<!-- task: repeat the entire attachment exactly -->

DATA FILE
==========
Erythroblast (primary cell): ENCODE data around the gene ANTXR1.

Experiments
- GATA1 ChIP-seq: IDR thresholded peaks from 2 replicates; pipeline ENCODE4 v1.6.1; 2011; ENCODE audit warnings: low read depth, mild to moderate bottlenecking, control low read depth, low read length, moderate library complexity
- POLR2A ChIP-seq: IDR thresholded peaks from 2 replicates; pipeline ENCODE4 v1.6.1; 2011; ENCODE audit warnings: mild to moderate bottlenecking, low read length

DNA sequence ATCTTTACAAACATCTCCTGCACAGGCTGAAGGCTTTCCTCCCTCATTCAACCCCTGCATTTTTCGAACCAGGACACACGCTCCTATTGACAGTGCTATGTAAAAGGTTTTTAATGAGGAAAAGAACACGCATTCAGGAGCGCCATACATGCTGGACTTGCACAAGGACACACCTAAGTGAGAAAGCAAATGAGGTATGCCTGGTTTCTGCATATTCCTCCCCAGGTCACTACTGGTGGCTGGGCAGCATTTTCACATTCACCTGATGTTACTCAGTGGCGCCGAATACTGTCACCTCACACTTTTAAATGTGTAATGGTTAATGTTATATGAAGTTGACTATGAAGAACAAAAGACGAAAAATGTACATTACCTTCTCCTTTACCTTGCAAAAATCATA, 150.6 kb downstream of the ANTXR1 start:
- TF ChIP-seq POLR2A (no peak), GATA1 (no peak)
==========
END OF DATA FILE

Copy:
Erythroblast (primary cell): ENCODE data around the gene ANTXR1.

Experiments
- GATA1 ChIP-seq: IDR thresholded peaks from 2 replicates; pipeline ENCODE4 v1.6.1; 2011; ENCODE audit warnings: low read depth, mild to moderate bottlenecking, control low read depth, low read length, moderate library complexity
- POLR2A ChIP-seq: IDR thresholded peaks from 2 replicates; pipeline ENCODE4 v1.6.1; 2011; ENCODE audit warnings: mild to moderate bottlenecking, low read length

DNA sequence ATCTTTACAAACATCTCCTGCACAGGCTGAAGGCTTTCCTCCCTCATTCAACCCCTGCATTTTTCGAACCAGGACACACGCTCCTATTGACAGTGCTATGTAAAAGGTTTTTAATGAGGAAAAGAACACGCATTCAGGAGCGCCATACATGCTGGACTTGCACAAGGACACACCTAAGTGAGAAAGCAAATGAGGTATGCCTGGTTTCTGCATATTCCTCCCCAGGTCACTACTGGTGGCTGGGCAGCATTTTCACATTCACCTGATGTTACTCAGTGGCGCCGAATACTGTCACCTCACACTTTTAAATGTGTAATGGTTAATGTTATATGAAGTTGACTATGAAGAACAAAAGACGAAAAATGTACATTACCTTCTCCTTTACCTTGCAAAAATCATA, 150.6 kb downstream of the ANTXR1 start:
- TF ChIP-seq POLR2A (no peak), GATA1 (no peak)